In The News

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Regents Professor Emeritus and UArizona CBC faculty Dr. Victor Hruby, is one of two university academics being honored as National Academy of Inventors Fellows, the highest professional distinction awarded to academic inventors. Known as a world leader in peptide research as it relates to health, disease and human behavior, Dr. Hruby holds more than 50 issued patents, and is dedicated to answering challenging research questions and then translating those discoveries to the public via intellectual property protection and commercial pathways.
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UArizona Immunobiology professor Dr. Felicia Goodrum is studying Cytomegalovirus, or CMV. It is a herpes virus that is usually latent but has the ability to change into a form that causes devastating diseases or even death in immune-compromised patients. The leading cause of birth defects, Dr. Goodrum explains that discovering how the virus reactivates from its latent state could bring novel strategies to conquer it, noting studying viruses like CMV can help scientists learn why our cells become cancerous.
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The fifteen-year old daughter of UArizona researcher and BIO5 associate director Dr. Michael Hammer, had a disability of unknown origin in which she presented with epileptic seizures. It’s been over a decade since Shay has passed and Dr. Hammer spends every day in a lab at the University of Arizona studying the inner workings of the brain, trying to solve the mystery of her illness.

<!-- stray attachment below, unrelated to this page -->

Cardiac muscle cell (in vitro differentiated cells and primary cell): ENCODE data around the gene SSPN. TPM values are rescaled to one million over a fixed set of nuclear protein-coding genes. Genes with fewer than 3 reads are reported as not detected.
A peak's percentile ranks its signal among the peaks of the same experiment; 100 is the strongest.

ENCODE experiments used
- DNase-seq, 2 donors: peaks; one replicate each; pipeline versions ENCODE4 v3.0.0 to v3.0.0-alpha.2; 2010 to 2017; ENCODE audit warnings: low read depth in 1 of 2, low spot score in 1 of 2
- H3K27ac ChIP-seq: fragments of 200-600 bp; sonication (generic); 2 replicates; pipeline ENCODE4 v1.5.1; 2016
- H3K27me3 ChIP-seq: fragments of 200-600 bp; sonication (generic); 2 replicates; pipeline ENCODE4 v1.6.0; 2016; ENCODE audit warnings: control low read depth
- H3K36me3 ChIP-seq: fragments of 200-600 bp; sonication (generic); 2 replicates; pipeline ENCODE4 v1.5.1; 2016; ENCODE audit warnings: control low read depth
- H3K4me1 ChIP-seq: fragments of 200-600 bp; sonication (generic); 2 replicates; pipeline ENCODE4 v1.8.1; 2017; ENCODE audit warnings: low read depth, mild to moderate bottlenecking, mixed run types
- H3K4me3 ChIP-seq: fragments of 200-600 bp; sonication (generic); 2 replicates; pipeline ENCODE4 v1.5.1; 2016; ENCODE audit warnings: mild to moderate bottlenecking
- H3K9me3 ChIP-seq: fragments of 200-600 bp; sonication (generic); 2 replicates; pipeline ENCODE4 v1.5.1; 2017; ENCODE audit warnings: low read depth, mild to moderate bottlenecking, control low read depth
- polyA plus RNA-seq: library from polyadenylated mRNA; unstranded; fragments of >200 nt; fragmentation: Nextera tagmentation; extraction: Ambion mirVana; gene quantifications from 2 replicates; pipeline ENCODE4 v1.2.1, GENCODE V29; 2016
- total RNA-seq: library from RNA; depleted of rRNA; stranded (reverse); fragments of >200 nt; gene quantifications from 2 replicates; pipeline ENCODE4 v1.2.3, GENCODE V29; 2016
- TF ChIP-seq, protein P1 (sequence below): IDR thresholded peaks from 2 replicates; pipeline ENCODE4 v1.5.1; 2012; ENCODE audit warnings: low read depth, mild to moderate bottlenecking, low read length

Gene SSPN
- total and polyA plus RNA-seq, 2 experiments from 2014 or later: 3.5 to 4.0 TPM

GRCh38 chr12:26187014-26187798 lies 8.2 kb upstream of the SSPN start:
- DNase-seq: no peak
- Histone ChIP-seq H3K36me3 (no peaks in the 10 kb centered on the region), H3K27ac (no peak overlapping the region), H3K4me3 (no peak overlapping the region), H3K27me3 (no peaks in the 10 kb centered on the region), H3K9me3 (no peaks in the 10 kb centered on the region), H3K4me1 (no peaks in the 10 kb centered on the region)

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A UA program, directed by UA Department of Management Information Systems professor and BIO5 faculty Dr. Hsinchun Chen, trains the next generation of cyberspace defenders, and will continue, thanks to a $3.6 million grant renewal from the National Science Foundation. The University of Arizona's two-year program, known as the AZSecure Cybersecurity Fellowship, covers tuition and fees for graduate students and provides a stipend of $34,000 per academic year.
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Scientists are midway through a four-month long experiment on drought at Biosphere 2. The study began in September, when managers closed the Biosphere's iconic rainforest biome, and will continue for another five weeks. Researchers, including UArizona environmental researcher and BIO5 member Dr. Laura Meredith, are using instruments embedded among the trees and plants to measure the impact of drought. They plan to use the information from the experiment to improve computer models that predict changes due to drought conditions around the world.
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The Arizona Prevention Research Center has received a $7.5 million, five-year award from the U.S. Centers for Disease Control and Prevention to continue critical collaborations with community health workers and their organizations in Pima, Maricopa, Yuma, Santa Cruz and Cochise Counties. This award will benefit a cancer prevention research project led by UArizona Zuckerman College of Public Health professor, and BIO5 and UArizona Cancer Center member, Dr. Cynthia Thomson.
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Dr. Matt Goode, UArizona wildlife ecologist and assistant research scientist in the university’s world-renowned Venom Immunochemistry, Pharmacology and Emergency Response (VIPER) Institute, shares what researchers know about when, where, and why snakes are scarce in the winter, and how climate might change their behavior.
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Acoustoelectric cardiac imaging, a new, noninvasive cardiac imaging technology developed at the University of Arizona, has been licensed to startup ElectroSonix. Dr. Russell Witte, BIO5 faculty and Medical Imaging professor at the UArizona College of Medicine-Tucson, developed the patented technology that provides improvements over current cardiac imaging technologies such as electroanatomical mapping, which provides low-resolution images that make it difficult to pinpoint the exact location of cardiac arrhythmias.